And we can go even further. Our entire health system is centered around paying for treatment of specific disease indications; what happens when we shift mindsets from what to identify to what to prevent? If you really think about it, healthcare should really be about stopping us all from getting sick and preventing harm in the first place — not just the current paradigm of “do no harm”. Admittedly, “prevention” is a loaded term, which brings to mind all the things we keep hearing we’re supposed to do, or tests that are too low accuracy to help. We can break those legacy barriers with more accurate tests (and without false positives taxing the system), as well as with tests that we can really use (and that have high impact outcomes).
Healthcare should really be about stopping us all from getting sick and preventing harm in the first place — not just the current paradigm of ‘do no harm’.
But beyond a systemic level, what does all this mean for individual doctors? For one thing, we’re now entering an era where the seemingly helpful Hippocratic oath that doctors “take” needs to be turned on its head. Because in the end, true healthcare transformation will come from shifting mindsets from “do no harm”/ “don’t kill” to “doing right” — that is, “prevent” and “heal”. Ensuring people are healthy should not only be about treating disease! (Especially since healthy people are generally outside of the medical system until they develop a disease.) We are finally poised to move away from such a hit-or-miss model — and it’s really a shift away from the lucky hunches of empiricism towards the predictability of engineering biology.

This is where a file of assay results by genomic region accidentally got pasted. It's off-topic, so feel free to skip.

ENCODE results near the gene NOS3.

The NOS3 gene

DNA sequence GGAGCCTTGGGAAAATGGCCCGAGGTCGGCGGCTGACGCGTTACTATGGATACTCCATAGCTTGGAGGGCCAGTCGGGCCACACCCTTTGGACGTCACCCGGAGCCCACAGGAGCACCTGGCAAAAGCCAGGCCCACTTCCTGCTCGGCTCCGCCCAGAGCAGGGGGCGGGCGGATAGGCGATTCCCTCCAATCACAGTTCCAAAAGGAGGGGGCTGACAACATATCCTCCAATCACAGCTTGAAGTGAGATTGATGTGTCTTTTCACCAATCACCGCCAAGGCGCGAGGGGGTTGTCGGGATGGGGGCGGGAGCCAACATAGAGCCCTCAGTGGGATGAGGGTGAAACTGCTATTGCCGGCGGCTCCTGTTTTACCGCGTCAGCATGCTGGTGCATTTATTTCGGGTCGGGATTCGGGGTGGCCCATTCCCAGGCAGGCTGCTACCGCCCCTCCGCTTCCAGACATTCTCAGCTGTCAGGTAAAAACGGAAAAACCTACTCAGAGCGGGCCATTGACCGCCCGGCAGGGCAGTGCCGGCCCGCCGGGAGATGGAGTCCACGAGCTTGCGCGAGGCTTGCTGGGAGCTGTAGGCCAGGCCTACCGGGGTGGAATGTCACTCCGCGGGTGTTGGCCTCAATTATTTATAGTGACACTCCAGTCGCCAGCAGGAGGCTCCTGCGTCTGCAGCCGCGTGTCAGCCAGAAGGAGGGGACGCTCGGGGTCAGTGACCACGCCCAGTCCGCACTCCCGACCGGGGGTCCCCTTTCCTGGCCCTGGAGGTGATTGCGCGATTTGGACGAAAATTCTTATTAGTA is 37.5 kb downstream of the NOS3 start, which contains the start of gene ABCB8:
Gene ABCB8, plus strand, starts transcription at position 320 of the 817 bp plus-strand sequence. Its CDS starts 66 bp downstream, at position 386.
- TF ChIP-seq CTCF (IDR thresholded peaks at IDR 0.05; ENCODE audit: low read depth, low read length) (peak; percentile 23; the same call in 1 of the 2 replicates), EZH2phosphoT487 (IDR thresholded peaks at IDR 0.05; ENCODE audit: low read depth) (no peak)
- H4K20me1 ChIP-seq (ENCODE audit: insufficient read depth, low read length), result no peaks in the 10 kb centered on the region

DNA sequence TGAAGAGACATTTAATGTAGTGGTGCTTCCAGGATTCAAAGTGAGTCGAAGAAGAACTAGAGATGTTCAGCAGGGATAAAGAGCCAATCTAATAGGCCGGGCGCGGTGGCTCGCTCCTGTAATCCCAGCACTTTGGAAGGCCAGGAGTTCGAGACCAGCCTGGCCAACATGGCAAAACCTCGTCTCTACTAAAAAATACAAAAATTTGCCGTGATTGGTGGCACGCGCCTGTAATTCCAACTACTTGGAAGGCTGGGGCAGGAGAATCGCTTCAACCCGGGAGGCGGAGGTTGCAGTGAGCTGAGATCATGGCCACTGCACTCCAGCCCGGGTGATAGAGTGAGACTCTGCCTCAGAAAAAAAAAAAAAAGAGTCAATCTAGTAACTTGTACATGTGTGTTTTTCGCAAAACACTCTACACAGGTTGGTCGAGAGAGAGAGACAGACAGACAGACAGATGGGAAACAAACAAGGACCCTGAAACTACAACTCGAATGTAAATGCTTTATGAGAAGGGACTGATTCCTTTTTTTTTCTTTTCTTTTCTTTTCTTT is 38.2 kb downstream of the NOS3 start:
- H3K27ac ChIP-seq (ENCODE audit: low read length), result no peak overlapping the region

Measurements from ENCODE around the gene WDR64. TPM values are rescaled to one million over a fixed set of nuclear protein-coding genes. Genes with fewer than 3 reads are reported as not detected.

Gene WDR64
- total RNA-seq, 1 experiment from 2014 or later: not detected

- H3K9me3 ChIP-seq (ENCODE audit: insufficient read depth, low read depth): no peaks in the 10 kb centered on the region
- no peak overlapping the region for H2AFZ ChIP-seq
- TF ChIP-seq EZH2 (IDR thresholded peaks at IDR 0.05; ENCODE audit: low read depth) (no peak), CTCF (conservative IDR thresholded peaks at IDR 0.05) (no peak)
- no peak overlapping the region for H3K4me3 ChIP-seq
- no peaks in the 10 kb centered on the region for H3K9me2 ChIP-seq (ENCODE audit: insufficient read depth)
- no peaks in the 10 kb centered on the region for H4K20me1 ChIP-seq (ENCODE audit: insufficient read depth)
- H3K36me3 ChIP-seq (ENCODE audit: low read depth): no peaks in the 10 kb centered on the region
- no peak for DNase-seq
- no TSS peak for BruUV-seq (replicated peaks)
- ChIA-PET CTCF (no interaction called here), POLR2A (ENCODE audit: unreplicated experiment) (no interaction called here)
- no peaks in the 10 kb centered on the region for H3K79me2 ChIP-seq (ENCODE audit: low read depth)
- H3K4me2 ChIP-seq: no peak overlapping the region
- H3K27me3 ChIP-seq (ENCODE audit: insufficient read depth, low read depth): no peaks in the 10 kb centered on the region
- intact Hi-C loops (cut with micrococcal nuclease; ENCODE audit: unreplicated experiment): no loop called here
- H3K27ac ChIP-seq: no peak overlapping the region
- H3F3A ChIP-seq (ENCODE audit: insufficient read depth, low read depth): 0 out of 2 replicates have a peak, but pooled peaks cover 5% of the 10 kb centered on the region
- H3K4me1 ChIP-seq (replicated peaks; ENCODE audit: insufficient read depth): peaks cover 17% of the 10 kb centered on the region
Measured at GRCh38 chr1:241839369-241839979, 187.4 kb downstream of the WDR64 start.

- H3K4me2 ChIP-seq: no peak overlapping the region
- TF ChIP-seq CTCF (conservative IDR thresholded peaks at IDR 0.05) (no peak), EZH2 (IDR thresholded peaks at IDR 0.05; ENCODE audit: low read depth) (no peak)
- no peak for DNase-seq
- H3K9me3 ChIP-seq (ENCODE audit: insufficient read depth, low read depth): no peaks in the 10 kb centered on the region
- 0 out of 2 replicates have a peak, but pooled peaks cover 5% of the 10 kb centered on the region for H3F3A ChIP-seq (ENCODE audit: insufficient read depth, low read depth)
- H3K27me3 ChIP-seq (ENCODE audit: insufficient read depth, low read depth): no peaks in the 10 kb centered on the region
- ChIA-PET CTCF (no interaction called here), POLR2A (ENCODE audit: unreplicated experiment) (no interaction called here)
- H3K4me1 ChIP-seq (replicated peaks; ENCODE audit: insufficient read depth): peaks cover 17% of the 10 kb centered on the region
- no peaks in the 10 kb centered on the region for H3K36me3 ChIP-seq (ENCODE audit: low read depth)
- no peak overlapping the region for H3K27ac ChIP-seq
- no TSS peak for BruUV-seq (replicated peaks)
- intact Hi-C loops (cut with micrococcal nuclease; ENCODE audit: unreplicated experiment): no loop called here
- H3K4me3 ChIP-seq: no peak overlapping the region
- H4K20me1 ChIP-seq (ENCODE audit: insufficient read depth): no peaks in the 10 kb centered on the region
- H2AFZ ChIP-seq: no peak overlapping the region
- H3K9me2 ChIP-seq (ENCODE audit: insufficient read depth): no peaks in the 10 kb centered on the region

None of this, I believe, will take people — and especially doctors — completely out of the loop. The true winner in the end will be augmented intelligence. Just as humans built other tools to push ourselves forward — the x-ray, the stethoscope, the EKG, the smartphone — this too is another “bicycle for our minds”. Thinking in terms of augmentation is, I believe, the key to unlocking and understanding biology’s technical debt. It’s that attitude that will carry us forward to a truly brave new world, one where machines help make us better humans.
images: central dogma via Wikimedia Commons